Dual Antiplatelet Therapy Versus Aspirin in Patients With Stroke or Transient Ischemic Attack

Meta-Analysis of Randomized Controlled Trials

Kirtipal Bhatia, MD; Vardhmaan Jain, MD; Devika Aggarwal, MD; Muthiah Vaduganathan, MD, MPH; Sameer Arora, MD, MPH; Zeeshan Hussain, MD; Guneesh Uberoi, MD; Alfonso Tafur, MD, MSc; Cen Zhang, MD; Mark Ricciardi, MD; Arman Qamar, MD, MPH


Stroke. 2021;52(6):e217-e223. 

In This Article

Abstract and Introduction


Background and Purpose: Antiplatelet therapy is key for preventing thrombotic events after transient ischemic attack or ischemic stroke. Although the role of aspirin is well established, there is emerging evidence for the role of short-term dual antiplatelet therapy (DAPT) in preventing recurrent stroke.

Methods: We conducted a systematic review and study-level meta-analyses of randomized controlled trials comparing outcomes of early initiation of short-term DAPT (aspirin+P2Y12 inhibitor for up to 3 months) versus aspirin alone in patients with acute stroke or transient ischemic attack. Primary efficacy outcome was risk of recurrent stroke and primary safety outcome was incidence of major bleeding. Secondary outcomes studied were risk of any ischemic stroke, hemorrhagic stroke, major adverse cardiovascular events, and all-cause death. Pooled risk ratios (RRs) and CIs were calculated using a random-effects model.

Results: Four trials with a total of 21 459 patients were included. As compared to aspirin alone, DAPT had a lower risk of recurrent stroke (RR, 0.76 [95% CI, 0.68–0.83]; P<0.001; I2=0%) but a higher risk of major bleeding events (RR, 2.22 [95% CI, 1.14–4.34], P=0.02, I2=46.5%). Patients receiving DAPT had a lower risk of major adverse cardiovascular events (RR, 0.76 [95% CI, 0.69–0.84], P<0.001, I2=0%) and recurrent ischemic events (RR, 0.74 [95% CI, 0.67–0.82], P<0.001, I2=0%).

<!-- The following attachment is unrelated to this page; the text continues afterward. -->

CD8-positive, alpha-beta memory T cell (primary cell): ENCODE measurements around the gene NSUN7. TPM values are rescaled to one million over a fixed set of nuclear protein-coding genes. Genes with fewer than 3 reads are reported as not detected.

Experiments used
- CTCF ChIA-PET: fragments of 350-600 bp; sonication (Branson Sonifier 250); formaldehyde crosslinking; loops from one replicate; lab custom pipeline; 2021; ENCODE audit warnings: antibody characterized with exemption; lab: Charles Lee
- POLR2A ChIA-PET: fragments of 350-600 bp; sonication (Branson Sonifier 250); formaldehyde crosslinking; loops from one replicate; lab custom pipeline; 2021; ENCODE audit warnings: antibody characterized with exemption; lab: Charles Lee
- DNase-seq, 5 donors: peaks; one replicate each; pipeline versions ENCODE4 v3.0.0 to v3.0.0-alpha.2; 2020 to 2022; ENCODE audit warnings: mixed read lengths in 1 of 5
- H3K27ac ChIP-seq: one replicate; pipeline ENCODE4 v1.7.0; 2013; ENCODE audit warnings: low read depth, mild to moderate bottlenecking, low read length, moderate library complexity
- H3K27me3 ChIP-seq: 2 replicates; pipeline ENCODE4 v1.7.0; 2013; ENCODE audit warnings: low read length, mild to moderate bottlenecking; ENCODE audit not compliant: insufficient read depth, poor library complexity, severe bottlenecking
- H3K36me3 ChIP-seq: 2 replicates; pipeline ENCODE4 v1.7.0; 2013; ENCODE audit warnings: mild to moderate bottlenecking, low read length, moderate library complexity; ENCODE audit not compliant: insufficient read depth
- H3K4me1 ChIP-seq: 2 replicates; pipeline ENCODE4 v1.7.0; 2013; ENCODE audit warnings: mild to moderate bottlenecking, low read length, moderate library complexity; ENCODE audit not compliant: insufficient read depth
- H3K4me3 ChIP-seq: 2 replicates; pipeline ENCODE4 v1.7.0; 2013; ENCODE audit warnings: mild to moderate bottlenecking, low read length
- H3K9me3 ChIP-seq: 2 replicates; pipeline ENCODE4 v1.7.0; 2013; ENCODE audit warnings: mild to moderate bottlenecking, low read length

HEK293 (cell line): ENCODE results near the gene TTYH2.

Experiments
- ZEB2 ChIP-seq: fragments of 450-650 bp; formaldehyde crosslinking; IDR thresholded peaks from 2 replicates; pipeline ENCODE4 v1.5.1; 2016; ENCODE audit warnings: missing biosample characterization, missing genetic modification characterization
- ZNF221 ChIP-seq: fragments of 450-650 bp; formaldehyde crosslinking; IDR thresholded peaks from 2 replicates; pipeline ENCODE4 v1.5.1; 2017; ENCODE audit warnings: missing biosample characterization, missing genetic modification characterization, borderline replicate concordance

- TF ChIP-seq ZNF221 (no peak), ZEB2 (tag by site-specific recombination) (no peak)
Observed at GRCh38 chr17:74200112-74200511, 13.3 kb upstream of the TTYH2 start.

Conclusions: As compared to aspirin alone, short-term DAPT within 24 hours of high-risk transient ischemic attack or mild-moderate ischemic stroke reduces the risk of recurrent stroke at the expense of higher risk of major bleeding.

Graphic Abstract: An online graphic abstract is available for this article.


Patients who experience a transient ischemic attack (TIA) or minor ischemic stroke face a high risk of recurrent thrombotic events, especially within 3 months of the index event.[1–3] The efficacy and safety of aspirin in preventing the incidence and lessening the severity of recurrent stroke is well established.[2,4,5] Platelet inhibition with dipyridamole alone or with aspirin is not superior to aspirin alone,[5] and triple antiplatelet therapy with aspirin, clopidogrel, and dipyridamole increases the risk of major bleeding.[6] Although dual antiplatelet therapy (DAPT) with combination of aspirin with a P2Y12 inhibitor has become the cornerstone of antithrombotic therapy in patients with acute coronary syndromes, the role of this approach in patients presenting with ischemic stroke or TIA is not definitively established. The recently published THALES study (Acute Stroke or Transient Ischaemic Attack Treated With Ticagrelor and Aspirin for Prevention of Stroke and Death) is the largest randomized controlled trial comparing aspirin with DAPT in patients with minor stroke. This trial compared aspirin monotherapy to aspirin plus ticagrelor, rather than clopidogrel. This has renewed the interest in optimizing antithrombotic therapy after ischemic stroke or TIA. In this meta-analysis, we compare the safety and efficacy of aspirin plus a P2Y12 inhibitor with aspirin alone for the prevention of recurrent stroke in patients with minor ischemic stroke or high-risk TIA.